Prime Minister Shahbaz Sharif

They alleged that while Pakistan accuses the world community of indulging in Islamophobia, its own people engage in that more frequently and violently when it comes to the Ahmedi community.

In a detailed report cum analysis in The Diplomat journal (February 14, 2022), Kunwar Khuldune Shahid pointed to Dr. Abdus Salam (1926-1996), a renowned physicist and Pakistan’s only Nobel laureate. Despite his pioneering work in establishing many of Pakistan’s institutions of learning and research in physics, he was not allowed to return home despite several pleas. He remained a Pakistani national and died a dejected man in Paris.

Yet, his grave in Rabwah was damaged. The word “Muslim” has been erased from the phrase “the first Muslim Nobel laureate in the English inscription.”

Shahid also dwelt on the desecration of dead Ahmedis’ graves – this time by the Punjab Police. It desecrated 45 graves belonging to the Ahmadiyya Muslim sect in Hafizabad town.

“Police personnel damaged the tombstones and removed Islamic inscriptions in accordance with the law.”

“In addition to desecration of graves, the police also regularly demolish Ahmadi mosques over similar allegations of masquerading as Muslim worship places. Ahmadis are barred from giving the Islamic call to prayer, or even displaying “Muslim names” in front of their homes.

“Most ominously, the Ahmadiyya sect remains the most vulnerable to Pakistan’s violent blasphemy laws, with at least 13 Ahmadis killed and 40 wounded since 2017 owing to their identity. This is in addition to the jihadist attacks on the community. In 2010, twin mosque terror raids in Lahore killed at least 94 Ahmadis.

The persecution of Ahmadis is rooted in the sect’s faith in its 19th-century founder Mirza Ghulam Ahmad, which representatives of other Islamic sects deem sacrilegious. Ahmadis’ beliefs “are dragged into astonishingly unrelated realms in Pakistan.

In 2018, the incumbent Imran Khan government backtracked on the appointment of renowned economist Atif Mian as financial advisor owing to his Ahmadiyya faith. Besides accusing the Ahmedis of being collaborators with “India and Israel,” the Ahmadi sect “is held responsible for pretty much any predicament, including the outbreak of COVID-19.”

Shahid writes: “What Pakistan unquestionably has in place is veritable religious apartheid….. Indeed, Pakistan is indubitably more phobic of the Ahmadiyya sect, and their interpretation of Islam, than most of the states that Imran Khan vocally deems “Islamophobic.” In Pakistan, Ahmadis have been arrested for purchasing literature, partaking in Eid celebrations, or even reciting the Quran.

“The government’s Islamic advisory body has even incited genocide against Ahmadis. Ministers have called for “beheading of blasphemers,” which, incidentally, is the law in the country, used by Islamist mobs to get away with murder,” Shahid writes.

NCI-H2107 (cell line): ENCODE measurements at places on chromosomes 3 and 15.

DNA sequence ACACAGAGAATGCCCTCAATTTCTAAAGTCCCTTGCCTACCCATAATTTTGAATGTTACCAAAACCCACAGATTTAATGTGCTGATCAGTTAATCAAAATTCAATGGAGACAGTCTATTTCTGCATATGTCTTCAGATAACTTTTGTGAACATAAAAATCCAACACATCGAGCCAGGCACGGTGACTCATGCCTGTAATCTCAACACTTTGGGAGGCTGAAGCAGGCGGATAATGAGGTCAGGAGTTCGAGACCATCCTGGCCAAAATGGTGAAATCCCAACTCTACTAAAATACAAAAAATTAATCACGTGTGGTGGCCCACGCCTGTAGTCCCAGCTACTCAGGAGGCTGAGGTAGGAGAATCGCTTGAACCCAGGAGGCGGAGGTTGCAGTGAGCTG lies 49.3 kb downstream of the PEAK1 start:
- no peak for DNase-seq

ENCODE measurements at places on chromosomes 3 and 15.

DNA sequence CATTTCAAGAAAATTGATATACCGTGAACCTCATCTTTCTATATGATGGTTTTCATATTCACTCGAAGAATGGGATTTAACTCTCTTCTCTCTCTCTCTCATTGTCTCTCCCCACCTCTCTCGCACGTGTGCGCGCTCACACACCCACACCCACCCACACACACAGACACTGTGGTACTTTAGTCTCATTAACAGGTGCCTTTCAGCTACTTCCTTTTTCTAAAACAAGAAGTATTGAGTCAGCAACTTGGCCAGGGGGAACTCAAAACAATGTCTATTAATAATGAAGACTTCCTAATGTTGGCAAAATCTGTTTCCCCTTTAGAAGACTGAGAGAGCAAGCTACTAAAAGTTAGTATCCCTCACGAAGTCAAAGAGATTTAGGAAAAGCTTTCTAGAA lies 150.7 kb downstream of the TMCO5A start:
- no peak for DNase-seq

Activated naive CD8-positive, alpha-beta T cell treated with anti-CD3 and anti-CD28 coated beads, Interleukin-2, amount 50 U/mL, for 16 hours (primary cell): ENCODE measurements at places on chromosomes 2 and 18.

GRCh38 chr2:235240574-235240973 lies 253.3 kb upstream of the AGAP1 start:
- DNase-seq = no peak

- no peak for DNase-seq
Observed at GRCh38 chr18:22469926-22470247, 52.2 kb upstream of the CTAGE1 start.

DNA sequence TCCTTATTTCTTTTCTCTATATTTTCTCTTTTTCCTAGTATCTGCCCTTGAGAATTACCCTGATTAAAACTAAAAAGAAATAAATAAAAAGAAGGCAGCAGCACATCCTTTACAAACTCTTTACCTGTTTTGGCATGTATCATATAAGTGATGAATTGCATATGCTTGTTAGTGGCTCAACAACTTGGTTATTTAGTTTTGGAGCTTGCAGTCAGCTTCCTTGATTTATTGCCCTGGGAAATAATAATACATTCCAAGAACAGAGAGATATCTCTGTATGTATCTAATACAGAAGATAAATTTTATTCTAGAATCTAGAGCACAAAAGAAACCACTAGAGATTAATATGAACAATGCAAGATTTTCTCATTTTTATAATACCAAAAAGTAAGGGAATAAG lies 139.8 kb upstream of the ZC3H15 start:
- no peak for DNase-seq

This apartheid is deepening and widening strife. “For Pakistan, ignoring the apartheid against Ahmadis has resulted in similar calls against Shia Islam being echoed in, among other places, the parliament. It has further emboldened a three-way turf war among Sunni jihadist groups, which root their Islamic terrorism in takfir, the belief that they have the right to determine who is and isn’t a Muslim.”

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The real story is not Abu Akleh’s murder

In a few weeks the uproar over Abu Akleh’s killing will die down. But the reality for the Palestinians will not change. Hundreds of Abu Aklehs will be killed and injured as has been the case for decades. And again the West will look the other way. Israel knows this and the sad fact of life is that Israel is right in believing so …. Writes Osama Al Sharif

Two weeks after the cold-blooded murder of veteran Palestinian journalist Shireen Abu Akleh in Jenin in the occupied West Bank her killers remain at large. Since her killing, which was caught on camera for the whole world to see, at least two Palestinian youths have been murdered by the Israeli occupation forces. In fact, in Jenin only 20 Palestinians have been killed by Israel since the beginning of 2022; 42 in the last two years.

 So far Israel has refused to launch an inquiry into Abu Akleh’s death, which the Palestinians and many eyewitnesses blame Israel for. The UN, the EU, the US and many international organizations like Human Rights Watch and Reporters without Borders have all called for an independent probe into the killing of the 51-year-old American citizen. Israel is coming under pressure to investigate the death and allow others to look into her murder. But the right-wing Israeli Prime Minister, Naftali Bennett, is unrelenting even as his shaky coalition is about to be voted out of power.